“Over the Fence”

Study for Over the Fence..jpg

“Over the Fence”, acrylic on 300.gsm. paper, 50cm. x  70cm. A break from Abstraction with a return to Landscape.  Many “en plein air’ studies eventually led to this painting. It is a subject that I have been returning to unsuccessfully until now.  I had always looked at the wider picture, when all along my only intent was to express the sensation of entangled undergrowth. What lies beyond remains a mystery.

“Primitive Landscape, 3”

Primitive Landscape 3

“Primitive Landscape, 3”. Acrylic on 300gsm. paper, 50cm. x  70cm.

After a few days spent away from the studio followed by hours of procrastinion, I finally decided to quit thinking and get back to work. It was a good decision. Familiar symbols appeared during the painting process, some were left to contribute to the final image, whilst others were subtracted. It is difficult to hold back; to allow the painting take its own course and not overthink or overwork it.

A Work in Progress?

Abstract Landscape. 14.

An Abstract work, acrylic on 300gsm paper, 50cm. x  70cm. It may be a work in progress, maybe not, I have not yet decided. This work was completed the day after I was diagnosed with Parkinson’s disease, the 13th. March. Such an unlucky number, not that I am superstitious! As with my recent works, I painted intuitively; making a start then merely reponding to previous marks on the surface; continuing to what may be the end. At this stage it is usually time to reflect on the image; to interpret any meaning and to edit. This time it may simply be left as is; an indicator to a specific moment.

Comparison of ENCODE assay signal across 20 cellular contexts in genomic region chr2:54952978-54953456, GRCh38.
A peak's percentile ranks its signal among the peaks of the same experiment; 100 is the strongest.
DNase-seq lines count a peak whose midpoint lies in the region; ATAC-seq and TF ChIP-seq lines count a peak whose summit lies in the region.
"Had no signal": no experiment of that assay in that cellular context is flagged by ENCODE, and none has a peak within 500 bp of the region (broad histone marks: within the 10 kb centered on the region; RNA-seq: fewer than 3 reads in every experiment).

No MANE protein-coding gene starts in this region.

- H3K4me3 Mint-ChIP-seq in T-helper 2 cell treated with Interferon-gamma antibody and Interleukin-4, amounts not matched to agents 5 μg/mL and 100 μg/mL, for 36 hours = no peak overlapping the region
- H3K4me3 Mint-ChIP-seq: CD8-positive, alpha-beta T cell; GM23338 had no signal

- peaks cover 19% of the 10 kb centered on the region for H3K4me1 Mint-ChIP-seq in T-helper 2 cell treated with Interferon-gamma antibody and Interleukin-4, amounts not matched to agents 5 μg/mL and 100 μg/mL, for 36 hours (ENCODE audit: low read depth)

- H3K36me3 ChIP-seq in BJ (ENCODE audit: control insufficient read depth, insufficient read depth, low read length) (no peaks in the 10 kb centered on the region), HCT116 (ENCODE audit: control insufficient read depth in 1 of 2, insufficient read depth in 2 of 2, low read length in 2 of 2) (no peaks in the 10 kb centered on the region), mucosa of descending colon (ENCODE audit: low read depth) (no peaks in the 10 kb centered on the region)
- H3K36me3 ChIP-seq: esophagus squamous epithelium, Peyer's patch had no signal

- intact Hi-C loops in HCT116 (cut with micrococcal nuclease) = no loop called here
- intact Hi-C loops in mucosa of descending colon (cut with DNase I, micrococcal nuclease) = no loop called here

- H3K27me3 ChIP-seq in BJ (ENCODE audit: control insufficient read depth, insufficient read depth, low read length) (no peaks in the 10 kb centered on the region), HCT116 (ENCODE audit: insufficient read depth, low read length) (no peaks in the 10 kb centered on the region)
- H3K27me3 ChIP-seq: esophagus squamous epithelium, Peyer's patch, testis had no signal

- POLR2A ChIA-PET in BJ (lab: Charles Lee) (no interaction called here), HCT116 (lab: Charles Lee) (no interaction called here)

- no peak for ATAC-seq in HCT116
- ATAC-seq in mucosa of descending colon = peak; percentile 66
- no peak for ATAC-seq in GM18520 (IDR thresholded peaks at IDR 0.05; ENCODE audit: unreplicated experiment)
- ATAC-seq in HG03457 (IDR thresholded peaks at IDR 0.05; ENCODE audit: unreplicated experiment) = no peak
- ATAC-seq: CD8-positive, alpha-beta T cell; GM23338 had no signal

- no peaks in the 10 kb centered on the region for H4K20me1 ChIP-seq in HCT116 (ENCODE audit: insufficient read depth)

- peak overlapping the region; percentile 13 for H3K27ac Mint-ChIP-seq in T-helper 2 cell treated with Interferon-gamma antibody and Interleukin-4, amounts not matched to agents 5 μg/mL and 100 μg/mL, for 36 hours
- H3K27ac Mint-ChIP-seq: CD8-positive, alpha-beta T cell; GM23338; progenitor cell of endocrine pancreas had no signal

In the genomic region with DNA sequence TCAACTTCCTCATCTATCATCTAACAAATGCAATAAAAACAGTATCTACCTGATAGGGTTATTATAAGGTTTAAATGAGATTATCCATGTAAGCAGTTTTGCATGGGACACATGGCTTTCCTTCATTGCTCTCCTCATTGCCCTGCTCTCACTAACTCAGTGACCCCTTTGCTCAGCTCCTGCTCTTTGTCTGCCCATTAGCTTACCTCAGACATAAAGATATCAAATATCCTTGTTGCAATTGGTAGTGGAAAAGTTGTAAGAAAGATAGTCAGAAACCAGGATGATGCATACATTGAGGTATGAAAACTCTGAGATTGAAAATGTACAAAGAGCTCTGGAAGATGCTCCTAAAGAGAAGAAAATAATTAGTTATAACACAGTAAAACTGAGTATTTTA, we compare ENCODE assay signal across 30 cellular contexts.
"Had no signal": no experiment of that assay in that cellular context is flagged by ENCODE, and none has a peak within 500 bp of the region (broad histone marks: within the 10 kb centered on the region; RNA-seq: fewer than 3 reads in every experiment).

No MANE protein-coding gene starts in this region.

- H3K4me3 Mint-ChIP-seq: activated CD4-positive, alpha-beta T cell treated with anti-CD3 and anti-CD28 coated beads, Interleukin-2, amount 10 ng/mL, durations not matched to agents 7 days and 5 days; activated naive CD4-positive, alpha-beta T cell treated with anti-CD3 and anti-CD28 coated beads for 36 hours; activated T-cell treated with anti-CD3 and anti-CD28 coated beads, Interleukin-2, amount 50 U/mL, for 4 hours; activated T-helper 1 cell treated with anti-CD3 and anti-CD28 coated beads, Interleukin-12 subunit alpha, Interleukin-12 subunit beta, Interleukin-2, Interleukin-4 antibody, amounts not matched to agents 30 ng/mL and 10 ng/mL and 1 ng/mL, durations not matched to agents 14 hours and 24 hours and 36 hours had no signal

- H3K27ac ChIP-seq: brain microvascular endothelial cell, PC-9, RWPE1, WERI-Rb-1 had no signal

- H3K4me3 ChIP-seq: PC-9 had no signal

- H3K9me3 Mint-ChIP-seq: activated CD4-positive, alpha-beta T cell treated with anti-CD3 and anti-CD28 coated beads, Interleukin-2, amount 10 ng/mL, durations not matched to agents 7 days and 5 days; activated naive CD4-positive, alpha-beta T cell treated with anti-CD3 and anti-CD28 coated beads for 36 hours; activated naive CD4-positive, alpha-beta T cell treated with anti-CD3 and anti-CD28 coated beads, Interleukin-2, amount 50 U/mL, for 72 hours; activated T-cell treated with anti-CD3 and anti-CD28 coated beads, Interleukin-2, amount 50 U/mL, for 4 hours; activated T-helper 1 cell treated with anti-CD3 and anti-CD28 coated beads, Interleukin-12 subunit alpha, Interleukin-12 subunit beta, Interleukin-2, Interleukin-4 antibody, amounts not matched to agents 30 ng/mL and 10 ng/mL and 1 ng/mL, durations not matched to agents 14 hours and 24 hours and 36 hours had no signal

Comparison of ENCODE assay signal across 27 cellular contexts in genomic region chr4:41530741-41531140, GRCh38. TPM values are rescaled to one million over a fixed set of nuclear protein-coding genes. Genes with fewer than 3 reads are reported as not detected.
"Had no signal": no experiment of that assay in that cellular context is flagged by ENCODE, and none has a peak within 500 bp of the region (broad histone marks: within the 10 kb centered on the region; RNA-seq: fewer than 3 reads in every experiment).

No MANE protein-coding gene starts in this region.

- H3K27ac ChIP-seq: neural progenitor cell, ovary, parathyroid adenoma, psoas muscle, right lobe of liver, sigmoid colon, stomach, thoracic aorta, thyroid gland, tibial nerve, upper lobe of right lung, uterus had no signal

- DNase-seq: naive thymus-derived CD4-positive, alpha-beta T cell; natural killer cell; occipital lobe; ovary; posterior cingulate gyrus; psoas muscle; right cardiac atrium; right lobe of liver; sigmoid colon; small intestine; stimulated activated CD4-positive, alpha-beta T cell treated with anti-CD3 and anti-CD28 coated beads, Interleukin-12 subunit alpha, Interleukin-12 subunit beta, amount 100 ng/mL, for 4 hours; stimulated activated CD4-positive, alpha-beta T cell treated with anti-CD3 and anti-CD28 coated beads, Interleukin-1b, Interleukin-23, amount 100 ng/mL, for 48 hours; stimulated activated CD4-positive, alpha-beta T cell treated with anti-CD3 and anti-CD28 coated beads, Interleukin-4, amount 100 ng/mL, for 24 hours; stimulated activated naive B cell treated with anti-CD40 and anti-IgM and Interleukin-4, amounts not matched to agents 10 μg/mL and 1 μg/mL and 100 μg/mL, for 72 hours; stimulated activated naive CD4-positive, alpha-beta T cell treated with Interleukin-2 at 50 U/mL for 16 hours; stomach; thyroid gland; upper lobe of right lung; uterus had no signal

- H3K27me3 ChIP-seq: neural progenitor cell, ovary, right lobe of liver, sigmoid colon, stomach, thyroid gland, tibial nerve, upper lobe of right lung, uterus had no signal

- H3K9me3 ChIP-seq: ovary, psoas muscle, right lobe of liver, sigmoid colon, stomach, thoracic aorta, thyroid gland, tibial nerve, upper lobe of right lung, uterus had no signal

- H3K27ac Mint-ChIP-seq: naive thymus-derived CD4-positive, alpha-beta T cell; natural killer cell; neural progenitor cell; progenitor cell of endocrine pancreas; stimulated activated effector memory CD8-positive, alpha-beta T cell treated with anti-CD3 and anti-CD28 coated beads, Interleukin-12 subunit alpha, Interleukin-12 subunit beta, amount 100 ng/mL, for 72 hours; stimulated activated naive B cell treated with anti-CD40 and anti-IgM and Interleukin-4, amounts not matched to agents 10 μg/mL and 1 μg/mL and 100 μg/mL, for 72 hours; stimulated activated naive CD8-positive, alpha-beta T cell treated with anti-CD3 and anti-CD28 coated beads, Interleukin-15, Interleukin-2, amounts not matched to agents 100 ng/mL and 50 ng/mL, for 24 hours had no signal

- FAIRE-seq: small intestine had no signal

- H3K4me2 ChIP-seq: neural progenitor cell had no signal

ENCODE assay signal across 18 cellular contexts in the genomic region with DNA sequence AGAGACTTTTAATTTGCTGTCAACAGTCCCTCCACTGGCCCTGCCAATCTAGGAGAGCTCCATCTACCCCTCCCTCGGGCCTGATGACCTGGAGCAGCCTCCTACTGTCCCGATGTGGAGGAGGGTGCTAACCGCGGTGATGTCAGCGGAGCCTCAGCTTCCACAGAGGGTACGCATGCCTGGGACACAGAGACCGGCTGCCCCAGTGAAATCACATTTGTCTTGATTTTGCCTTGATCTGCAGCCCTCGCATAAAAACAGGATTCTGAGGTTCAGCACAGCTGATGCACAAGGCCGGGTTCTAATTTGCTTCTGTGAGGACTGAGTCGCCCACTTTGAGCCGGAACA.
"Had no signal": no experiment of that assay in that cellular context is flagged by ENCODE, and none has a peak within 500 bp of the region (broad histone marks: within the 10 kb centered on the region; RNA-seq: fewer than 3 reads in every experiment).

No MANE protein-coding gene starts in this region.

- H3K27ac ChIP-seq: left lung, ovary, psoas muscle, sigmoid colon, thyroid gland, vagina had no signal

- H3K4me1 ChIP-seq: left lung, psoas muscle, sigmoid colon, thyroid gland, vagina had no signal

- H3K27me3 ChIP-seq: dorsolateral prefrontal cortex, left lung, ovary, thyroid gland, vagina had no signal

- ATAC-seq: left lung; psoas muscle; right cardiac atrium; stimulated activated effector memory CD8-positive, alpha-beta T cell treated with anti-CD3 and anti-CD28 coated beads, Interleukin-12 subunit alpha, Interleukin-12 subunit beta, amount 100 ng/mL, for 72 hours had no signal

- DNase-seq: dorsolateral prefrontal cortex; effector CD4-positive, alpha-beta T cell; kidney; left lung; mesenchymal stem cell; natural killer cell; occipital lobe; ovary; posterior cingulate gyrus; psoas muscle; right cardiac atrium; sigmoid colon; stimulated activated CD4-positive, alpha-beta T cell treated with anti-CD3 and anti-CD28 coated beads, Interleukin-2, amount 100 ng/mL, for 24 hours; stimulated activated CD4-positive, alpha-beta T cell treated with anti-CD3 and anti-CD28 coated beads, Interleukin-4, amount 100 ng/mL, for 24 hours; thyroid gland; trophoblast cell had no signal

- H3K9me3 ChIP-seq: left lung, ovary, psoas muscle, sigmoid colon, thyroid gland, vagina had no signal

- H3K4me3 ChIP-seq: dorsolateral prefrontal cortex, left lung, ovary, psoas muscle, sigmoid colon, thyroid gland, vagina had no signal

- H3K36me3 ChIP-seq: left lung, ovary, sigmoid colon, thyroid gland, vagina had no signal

“Primitive Landscape.2”


Primitive Landscape 2. Mixed media on paper, 50cm. x  70cm.

The trees about the cottage did not actually appear as I portrayed them in this image. There was so much more information for me to record.  Memories of the primitive sound of wind blowing eerily through otherwise impenatable undergrowth.  Ancient branches groaning in objection as one rubbed against another under relentless buffetting. Rustling foliage added to unidentifiable creaks and crashes. All combined to conjure a sense of primordial fear.